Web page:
Companies in Vietnam have incurred a financial impact of $10 million or more, which is the highest costs from cyberattacks in Southeast Asia, according to the Cisco 2018 Asia-Pacific Security Capabilities Benchmark Study released on January 18.
|Kerry Singleton, director cybersecurity for ASEAN at Cisco |
Among those surveyed, 33 per cent say an attack costs more than $10 million. This greatly exceeds the average in the Asia-Pacific (5 per cent), as well as the global average (3 per cent), suggesting that breaches in the country are severe. Among Southeast Asian countries, only 2 per cent of respondents in Singapore, 4 per cent in Indonesia, 5 per cent in Thailand and the Philippines, and 11 per cent in Malaysia said the cost of an attack exceeds $10 million.
The study shows that outages (when systems are down due to a breach) caused by cyberattacks are longer in Vietnam, with 14 per cent of respondents saying an outage lasts between one to five days. This is the highest number in Southeast Asia. The longer the systems are down, the higher the financial impact is on the company.
“Digital transformation is no longer just a vision in Vietnam, it is a reality. Businesses across the country are adopting technology and harnessing its power to overcome key challenges and unlock new growth opportunities. However, it is also increasing the risk of cyberattacks as more devices, both consumer and industrial, come online. Vietnam’s ability to tackle this threat will play a critical role in ensuring that it can reap the full benefits of the digital transformation wave,” said Thuy Thi Le Luong, managing director, Vietnam at Cisco.
“It is great to see that various stakeholders are realising this and are working towards tackling the issue. An increasing number of Vietnamese companies are looking to upgrade their IT infrastructure to improve their cybersecurity posture, with those in financial services and the public sector taking it the most seriously. The Vietnamese authorities are also playing their part in tackling this issue. Vietnam has set up a Cyberspace Operations Command to oversee government control of the Internet and military IT-related issues,” she added.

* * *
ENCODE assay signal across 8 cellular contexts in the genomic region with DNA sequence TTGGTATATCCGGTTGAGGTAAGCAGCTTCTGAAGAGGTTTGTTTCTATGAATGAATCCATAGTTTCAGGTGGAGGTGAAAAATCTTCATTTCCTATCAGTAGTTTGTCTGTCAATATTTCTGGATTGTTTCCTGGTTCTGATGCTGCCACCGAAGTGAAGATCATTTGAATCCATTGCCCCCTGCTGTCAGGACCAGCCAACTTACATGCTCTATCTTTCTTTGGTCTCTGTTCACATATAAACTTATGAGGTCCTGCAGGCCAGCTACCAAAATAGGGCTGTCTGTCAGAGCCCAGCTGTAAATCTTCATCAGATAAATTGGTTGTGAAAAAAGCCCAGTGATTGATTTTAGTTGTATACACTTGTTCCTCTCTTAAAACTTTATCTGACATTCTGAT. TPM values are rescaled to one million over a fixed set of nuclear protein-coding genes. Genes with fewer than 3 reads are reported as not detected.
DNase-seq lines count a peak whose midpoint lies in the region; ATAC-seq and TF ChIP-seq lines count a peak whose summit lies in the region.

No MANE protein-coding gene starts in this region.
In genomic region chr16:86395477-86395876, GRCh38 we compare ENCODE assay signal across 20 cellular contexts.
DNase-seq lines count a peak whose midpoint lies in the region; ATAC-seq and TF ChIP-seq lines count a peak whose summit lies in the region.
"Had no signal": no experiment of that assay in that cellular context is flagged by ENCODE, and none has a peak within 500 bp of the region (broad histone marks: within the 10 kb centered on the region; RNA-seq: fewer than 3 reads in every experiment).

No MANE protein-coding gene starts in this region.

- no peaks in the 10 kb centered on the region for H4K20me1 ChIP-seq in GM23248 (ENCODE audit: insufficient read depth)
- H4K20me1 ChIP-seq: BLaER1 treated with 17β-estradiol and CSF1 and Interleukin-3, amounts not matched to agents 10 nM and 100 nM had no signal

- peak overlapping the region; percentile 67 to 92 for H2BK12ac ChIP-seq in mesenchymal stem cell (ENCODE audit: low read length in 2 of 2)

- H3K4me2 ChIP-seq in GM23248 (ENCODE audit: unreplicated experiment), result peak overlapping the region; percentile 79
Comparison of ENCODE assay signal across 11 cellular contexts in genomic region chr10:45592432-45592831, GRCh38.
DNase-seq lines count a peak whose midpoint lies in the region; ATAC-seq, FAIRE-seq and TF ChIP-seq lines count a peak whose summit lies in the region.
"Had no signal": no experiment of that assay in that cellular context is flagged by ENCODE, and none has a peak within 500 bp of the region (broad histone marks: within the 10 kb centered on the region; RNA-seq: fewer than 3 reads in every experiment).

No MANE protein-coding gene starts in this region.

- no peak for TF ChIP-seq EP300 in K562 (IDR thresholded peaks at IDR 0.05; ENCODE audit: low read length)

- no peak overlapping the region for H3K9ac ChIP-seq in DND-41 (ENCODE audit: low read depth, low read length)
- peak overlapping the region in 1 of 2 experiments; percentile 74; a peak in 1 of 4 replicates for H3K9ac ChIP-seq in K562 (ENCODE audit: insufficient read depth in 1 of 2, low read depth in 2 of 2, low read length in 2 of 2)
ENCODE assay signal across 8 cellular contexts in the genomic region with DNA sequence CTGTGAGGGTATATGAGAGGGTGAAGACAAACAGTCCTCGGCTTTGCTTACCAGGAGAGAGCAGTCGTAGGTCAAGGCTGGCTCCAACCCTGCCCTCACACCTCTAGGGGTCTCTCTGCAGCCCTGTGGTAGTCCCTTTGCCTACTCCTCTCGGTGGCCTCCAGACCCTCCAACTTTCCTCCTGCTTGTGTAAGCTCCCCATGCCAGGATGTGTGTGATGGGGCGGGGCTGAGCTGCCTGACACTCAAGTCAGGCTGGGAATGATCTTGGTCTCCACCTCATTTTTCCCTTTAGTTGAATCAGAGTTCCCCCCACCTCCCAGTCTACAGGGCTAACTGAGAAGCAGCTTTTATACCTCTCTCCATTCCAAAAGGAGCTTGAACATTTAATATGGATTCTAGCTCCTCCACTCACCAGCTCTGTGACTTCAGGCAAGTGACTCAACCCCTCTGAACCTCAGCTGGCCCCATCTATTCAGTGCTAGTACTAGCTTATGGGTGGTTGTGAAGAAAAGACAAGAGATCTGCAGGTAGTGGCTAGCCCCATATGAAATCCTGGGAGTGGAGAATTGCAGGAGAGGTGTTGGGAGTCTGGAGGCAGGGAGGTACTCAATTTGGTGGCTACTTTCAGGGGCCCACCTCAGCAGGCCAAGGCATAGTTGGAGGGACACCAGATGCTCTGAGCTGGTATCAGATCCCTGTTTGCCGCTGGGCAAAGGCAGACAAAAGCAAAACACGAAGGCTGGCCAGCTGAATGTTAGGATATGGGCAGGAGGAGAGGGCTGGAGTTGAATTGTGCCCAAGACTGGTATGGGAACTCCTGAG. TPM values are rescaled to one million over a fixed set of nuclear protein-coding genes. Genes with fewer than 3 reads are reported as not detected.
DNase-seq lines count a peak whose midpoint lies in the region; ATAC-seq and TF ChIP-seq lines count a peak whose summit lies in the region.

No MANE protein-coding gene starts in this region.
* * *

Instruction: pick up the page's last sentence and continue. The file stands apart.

The study highlights that 50 per cent of companies in Vietnam receive more than 5,000 alerts per day. However, only 52 per cent of alerts are investigated. Vietnamese companies lag behind developed economies such as Singapore in remediating credible threats. Vietnamese companies remediate 44 per cent of credible threats.
This is despite the increased budget. 84 per cent of respondents in Vietnam say that up to a quarter of their security budget is spent on detecting attacks. Similarly, 85 per cent said up to half of their budget is spent on responding to threats. These budgets are the highest in the region. This shows that like the rest of the region, more work needs to be done in Vietnam to deal with the high volume of alerts in a more impactful manner.
|The study highlights that 50 per cent of companies in Vietnam receive more than 5,000 alerts per day. However, only 52 per cent of alerts are investigated. Vietnamese companies lag behind developed economies such as Singapore in remediating credible threats. |
At the same time, cyberattacks are evolving in nature, further intensifying the challenge for companies. Attackers no longer attack IT infrastructure only but also target operational technologies (OT) that impact the day-to-day functioning and running of a business. In Vietnam, 28 per cent of respondents say they have already seen cyberattacks along those lines, while 56 per cent expect this to be the case moving forward.
“Billions of new devices are getting connected to the Internet, and to each other, including those in an industrial environment. While this is creating opportunities for companies, it is also opening new challenges, not the least on the cybersecurity front. To be able to better protect themselves in this new environment, companies need to ensure that their security posture has three key elements, namely visibility, segmentation, and threat protection. The first enables them to see everything with complete visibility of users, devices, networks, applications, workloads, and processes. The second reduces the attack surface by preventing attackers from moving laterally east-west within a network, even if they break in via a weak link. The last helps to stop the breach by quickly detecting, blocking, and responding to attacks before hackers can disrupt operations,” says Kerry Singleton, director cybersecurity for ASEAN at Cisco.
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